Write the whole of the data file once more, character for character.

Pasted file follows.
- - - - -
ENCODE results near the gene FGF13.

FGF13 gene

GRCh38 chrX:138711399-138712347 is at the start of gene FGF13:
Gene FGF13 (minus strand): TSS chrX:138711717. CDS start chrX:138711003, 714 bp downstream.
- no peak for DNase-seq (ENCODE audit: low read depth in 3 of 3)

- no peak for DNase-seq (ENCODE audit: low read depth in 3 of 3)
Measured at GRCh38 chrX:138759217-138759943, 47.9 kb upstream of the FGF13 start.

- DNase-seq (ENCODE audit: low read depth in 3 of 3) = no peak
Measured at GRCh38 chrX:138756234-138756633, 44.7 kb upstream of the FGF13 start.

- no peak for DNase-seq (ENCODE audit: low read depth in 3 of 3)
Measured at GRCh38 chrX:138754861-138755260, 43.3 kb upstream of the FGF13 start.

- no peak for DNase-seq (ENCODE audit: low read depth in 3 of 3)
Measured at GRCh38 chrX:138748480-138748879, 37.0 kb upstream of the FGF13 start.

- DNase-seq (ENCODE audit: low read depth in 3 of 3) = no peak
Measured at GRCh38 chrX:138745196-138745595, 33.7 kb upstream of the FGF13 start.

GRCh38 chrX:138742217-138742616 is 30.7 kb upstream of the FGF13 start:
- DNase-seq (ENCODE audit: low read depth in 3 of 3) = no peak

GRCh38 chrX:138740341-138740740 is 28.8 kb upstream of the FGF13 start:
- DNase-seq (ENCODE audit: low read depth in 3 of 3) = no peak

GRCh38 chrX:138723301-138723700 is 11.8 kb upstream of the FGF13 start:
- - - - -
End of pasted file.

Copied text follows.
ENCODE results near the gene FGF13.

FGF13 gene

GRCh38 chrX:138711399-138712347 is at the start of gene FGF13:
Gene FGF13 (minus strand): TSS chrX:138711717. CDS start chrX:138711003, 714 bp downstream.
- no peak for DNase-seq (ENCODE audit: low read depth in 3 of 3)

- no peak for DNase-seq (ENCODE audit: low read depth in 3 of 3)
Measured at GRCh38 chrX:138759217-138759943, 47.9 kb upstream of the FGF13 start.

- DNase-seq (ENCODE audit: low read depth in 3 of 3) = no peak
Measured at GRCh38 chrX:138756234-138756633, 44.7 kb upstream of the FGF13 start.

- no peak for DNase-seq (ENCODE audit: low read depth in 3 of 3)
Measured at GRCh38 chrX:138754861-138755260, 43.3 kb upstream of the FGF13 start.

- no peak for DNase-seq (ENCODE audit: low read depth in 3 of 3)
Measured at GRCh38 chrX:138748480-138748879, 37.0 kb upstream of the FGF13 start.

- DNase-seq (ENCODE audit: low read depth in 3 of 3) = no peak
Measured at GRCh38 chrX:138745196-138745595, 33.7 kb upstream of the FGF13 start.

GRCh38 chrX:138742217-138742616 is 30.7 kb upstream of the FGF13 start:
- DNase-seq (ENCODE audit: low read depth in 3 of 3) = no peak

GRCh38 chrX:138740341-138740740 is 28.8 kb upstream of the FGF13 start:
- DNase-seq (ENCODE audit: low read depth in 3 of 3) = no peak

GRCh38 chrX:138723301-138723700 is 11.8 kb upstream of the FGF13 start: